Monday, October 22, 2012

Writing 101: Writing a Message

Not all stories are mere stories, something to entertain you. Some strive to teach some lesson, perhaps make some moral standpoint, maybe brighten up your day. When you're writing a message, you have to walk a delicate line and maintain a certain balance. Otherwise, I'm just going to get ticked, and other readers too.

Getting the Point

There's nothing wrong with embedding a message into a story. In fact, lots of books have been extremely successful by doing this. People like learning a little something, and having their spirits lifted. But at the same time, they also want to be entertained. When you're writing a message, you can't over-write it.

What I'm saying is, don't hit me over the head with it. If you're continually spelling out your message, you're just being repetitive (and repetition is boring). The message has to be faint, subtle, so carefully placed that I'm not really sure if there was a message there. I read a book once where the author related inspirational stories in gigantic monologues, then went on to repeat and sum up the message I was supposed to get to end each chapter. Each message was a joyous and inspirational one, but each was getting pounded into my brain with each and every chapter.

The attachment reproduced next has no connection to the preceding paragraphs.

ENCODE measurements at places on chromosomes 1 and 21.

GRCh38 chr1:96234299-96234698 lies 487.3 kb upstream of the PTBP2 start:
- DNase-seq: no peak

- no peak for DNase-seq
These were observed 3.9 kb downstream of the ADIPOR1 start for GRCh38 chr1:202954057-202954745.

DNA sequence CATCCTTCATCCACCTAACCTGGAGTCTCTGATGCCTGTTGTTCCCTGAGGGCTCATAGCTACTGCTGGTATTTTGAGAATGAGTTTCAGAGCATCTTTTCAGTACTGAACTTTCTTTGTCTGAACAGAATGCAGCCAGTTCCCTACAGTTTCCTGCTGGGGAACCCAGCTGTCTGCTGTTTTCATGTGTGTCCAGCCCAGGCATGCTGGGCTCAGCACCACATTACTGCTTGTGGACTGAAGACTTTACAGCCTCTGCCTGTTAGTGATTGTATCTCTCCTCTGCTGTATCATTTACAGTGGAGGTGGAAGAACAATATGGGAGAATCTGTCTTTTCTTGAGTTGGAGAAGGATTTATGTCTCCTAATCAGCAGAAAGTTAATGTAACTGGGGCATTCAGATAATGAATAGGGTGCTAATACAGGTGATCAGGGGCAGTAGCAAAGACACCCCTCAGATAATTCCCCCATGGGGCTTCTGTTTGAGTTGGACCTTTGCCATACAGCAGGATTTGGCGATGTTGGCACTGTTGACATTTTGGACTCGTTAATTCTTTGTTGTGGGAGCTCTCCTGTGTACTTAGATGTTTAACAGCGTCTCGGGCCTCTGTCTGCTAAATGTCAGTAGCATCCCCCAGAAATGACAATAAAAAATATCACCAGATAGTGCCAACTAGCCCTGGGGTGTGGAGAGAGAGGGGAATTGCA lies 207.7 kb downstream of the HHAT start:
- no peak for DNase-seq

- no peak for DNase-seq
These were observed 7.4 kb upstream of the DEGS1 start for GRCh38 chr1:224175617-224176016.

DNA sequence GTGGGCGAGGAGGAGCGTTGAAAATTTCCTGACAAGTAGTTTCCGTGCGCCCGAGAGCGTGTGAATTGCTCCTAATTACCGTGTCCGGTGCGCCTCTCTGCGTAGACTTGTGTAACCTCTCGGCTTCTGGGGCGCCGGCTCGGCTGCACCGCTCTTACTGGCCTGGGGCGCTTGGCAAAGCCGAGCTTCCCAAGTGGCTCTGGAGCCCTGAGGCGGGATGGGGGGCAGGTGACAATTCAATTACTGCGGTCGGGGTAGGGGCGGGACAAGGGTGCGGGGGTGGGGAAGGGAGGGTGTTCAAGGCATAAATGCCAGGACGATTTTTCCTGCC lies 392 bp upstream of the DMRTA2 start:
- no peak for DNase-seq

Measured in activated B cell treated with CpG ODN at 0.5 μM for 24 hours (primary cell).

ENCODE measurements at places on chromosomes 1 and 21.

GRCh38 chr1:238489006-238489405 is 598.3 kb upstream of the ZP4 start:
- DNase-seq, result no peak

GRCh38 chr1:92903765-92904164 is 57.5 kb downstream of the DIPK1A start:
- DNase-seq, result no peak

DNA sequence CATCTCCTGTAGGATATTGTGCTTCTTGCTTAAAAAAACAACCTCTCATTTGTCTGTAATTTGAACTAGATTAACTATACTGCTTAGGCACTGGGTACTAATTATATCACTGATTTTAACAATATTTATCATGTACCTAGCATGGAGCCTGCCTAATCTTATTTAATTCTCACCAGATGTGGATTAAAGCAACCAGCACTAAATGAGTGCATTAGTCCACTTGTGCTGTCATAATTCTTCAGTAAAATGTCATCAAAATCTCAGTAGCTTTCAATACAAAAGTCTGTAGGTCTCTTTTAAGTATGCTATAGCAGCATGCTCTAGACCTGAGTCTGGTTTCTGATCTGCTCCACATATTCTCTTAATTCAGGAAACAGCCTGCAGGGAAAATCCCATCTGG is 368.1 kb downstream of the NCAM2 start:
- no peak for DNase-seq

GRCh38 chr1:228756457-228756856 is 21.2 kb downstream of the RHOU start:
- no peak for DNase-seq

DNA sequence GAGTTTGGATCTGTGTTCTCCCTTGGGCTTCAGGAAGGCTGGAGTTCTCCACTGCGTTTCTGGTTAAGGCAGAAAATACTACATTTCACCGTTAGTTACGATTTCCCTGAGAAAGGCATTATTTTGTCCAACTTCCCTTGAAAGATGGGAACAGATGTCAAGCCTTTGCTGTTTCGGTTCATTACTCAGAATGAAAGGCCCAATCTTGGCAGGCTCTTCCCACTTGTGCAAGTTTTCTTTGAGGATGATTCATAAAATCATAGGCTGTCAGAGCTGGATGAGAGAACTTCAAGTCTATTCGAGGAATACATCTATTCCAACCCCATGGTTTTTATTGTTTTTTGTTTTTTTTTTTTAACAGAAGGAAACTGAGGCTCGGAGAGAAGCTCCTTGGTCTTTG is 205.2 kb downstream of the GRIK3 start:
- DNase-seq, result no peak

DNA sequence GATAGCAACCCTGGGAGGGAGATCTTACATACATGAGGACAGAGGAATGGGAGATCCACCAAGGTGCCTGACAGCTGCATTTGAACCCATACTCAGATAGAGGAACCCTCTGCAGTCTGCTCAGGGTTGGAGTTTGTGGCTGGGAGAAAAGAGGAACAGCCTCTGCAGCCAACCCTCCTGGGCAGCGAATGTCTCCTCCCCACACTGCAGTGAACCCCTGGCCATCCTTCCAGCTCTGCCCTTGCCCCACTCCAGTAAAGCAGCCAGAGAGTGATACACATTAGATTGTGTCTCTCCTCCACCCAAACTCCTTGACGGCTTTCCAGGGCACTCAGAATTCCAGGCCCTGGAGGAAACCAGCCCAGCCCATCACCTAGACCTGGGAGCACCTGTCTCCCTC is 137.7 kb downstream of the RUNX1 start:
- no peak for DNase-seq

You can't force-feed your message to your readers, and you don't need to give it to them in multiple ways to make sure they're getting it. It has to be faint, slight, something that supports the story. The message shouldn't be the story.

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  1. I agree with this, the message should be the story but the story should contain the message.

  2. That's a great way of putting it! Thanks, Hannah.